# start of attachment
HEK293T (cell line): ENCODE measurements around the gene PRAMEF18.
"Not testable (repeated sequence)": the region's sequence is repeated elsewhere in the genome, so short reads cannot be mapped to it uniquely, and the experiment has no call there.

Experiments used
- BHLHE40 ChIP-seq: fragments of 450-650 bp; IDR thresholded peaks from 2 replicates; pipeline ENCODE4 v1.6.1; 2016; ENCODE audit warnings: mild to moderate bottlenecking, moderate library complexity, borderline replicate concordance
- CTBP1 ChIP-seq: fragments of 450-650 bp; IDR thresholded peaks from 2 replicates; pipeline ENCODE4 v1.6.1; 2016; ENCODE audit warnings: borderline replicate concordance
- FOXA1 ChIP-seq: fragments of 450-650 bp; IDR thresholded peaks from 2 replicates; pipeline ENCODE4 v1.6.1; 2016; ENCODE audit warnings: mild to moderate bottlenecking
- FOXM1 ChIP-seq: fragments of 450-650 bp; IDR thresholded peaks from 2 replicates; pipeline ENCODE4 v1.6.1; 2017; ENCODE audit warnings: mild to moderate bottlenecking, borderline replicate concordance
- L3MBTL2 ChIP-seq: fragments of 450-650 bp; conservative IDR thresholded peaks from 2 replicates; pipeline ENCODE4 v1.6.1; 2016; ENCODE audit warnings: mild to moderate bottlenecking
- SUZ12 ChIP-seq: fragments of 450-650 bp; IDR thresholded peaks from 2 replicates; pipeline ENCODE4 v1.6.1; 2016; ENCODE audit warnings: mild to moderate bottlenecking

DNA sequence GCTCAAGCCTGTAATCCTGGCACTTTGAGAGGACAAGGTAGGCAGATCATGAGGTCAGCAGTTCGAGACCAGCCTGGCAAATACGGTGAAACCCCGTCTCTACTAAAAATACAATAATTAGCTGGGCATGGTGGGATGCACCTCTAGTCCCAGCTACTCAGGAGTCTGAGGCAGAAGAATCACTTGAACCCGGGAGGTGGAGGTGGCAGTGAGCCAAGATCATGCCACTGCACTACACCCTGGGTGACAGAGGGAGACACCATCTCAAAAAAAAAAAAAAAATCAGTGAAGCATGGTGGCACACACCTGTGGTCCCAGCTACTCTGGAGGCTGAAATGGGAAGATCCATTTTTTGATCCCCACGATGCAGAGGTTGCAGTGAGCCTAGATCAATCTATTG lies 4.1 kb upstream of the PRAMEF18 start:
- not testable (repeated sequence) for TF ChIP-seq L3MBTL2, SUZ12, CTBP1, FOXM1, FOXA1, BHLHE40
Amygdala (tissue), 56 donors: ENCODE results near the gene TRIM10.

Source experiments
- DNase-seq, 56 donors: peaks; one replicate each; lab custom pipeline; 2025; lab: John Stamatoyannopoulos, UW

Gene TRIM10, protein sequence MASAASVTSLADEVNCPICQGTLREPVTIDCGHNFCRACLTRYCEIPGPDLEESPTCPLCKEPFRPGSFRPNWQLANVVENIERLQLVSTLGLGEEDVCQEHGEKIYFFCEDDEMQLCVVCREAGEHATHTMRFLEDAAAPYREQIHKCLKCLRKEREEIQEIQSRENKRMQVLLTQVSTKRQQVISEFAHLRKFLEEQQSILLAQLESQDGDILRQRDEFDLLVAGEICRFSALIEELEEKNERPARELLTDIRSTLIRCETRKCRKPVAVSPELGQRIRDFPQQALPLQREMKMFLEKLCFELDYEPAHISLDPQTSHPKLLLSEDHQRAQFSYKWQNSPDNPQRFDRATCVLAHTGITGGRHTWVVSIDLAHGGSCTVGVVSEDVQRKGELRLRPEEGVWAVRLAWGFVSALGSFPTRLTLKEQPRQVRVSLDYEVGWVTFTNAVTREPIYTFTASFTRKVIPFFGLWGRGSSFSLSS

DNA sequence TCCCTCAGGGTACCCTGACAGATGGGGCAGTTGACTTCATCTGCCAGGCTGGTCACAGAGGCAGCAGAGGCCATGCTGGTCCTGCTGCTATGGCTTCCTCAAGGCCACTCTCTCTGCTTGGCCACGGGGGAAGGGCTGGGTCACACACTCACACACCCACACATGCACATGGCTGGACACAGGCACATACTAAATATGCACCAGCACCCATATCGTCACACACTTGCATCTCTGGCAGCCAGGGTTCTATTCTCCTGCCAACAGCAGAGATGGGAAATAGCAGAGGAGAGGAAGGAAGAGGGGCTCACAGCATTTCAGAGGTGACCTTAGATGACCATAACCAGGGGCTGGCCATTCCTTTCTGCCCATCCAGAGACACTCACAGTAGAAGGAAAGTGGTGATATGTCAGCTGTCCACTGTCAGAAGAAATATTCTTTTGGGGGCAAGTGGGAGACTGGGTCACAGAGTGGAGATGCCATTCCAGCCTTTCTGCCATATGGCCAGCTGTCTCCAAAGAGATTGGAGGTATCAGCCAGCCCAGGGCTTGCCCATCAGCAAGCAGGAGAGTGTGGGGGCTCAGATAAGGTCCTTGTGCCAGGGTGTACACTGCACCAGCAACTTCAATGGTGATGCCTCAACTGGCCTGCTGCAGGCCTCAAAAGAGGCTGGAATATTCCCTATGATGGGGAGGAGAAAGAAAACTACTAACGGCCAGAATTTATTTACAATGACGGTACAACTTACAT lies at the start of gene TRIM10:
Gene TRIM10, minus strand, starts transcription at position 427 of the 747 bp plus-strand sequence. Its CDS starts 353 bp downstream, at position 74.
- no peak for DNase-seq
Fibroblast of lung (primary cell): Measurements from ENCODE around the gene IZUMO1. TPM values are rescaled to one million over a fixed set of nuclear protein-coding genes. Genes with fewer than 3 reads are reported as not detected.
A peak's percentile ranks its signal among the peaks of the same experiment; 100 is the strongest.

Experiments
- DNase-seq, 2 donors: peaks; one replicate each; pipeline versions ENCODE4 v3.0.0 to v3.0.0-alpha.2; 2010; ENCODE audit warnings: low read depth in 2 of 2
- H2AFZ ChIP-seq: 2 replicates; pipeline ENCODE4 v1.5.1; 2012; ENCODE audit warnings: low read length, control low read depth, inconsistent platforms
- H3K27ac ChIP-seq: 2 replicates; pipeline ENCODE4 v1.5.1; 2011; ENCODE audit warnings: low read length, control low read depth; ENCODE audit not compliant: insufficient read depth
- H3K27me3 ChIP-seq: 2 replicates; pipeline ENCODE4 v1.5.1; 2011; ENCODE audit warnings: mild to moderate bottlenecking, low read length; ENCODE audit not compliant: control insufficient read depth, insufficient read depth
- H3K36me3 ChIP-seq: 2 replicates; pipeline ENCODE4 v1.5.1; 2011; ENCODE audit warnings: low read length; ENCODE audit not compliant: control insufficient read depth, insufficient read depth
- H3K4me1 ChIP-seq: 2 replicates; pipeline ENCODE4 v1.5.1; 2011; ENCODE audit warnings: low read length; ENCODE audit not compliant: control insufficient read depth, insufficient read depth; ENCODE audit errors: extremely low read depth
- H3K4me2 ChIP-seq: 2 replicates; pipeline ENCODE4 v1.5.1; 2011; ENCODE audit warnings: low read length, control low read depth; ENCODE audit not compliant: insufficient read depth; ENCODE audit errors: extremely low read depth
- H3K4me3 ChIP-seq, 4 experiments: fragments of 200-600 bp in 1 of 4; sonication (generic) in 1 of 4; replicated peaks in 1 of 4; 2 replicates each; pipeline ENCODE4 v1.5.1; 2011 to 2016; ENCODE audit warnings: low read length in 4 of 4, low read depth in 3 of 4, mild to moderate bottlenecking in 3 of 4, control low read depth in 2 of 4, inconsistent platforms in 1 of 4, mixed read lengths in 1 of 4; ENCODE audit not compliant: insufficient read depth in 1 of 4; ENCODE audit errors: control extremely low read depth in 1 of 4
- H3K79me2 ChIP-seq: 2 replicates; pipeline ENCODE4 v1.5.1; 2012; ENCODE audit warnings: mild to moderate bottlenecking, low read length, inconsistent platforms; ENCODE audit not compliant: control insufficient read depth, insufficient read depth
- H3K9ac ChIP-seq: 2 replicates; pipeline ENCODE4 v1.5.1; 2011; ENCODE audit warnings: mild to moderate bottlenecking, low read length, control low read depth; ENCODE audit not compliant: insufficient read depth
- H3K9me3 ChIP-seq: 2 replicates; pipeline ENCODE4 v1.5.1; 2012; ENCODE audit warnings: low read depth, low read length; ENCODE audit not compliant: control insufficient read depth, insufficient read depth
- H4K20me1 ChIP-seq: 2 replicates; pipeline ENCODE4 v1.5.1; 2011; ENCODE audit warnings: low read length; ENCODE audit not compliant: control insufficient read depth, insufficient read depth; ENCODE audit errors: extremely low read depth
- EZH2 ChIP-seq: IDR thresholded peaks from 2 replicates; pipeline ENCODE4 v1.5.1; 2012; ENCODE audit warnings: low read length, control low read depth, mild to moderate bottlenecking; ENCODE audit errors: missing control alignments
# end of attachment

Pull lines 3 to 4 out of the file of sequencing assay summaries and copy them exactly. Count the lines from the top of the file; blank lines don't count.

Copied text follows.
Experiments used
- BHLHE40 ChIP-seq: fragments of 450-650 bp; IDR thresholded peaks from 2 replicates; pipeline ENCODE4 v1.6.1; 2016; ENCODE audit warnings: mild to moderate bottlenecking, moderate library complexity, borderline replicate concordance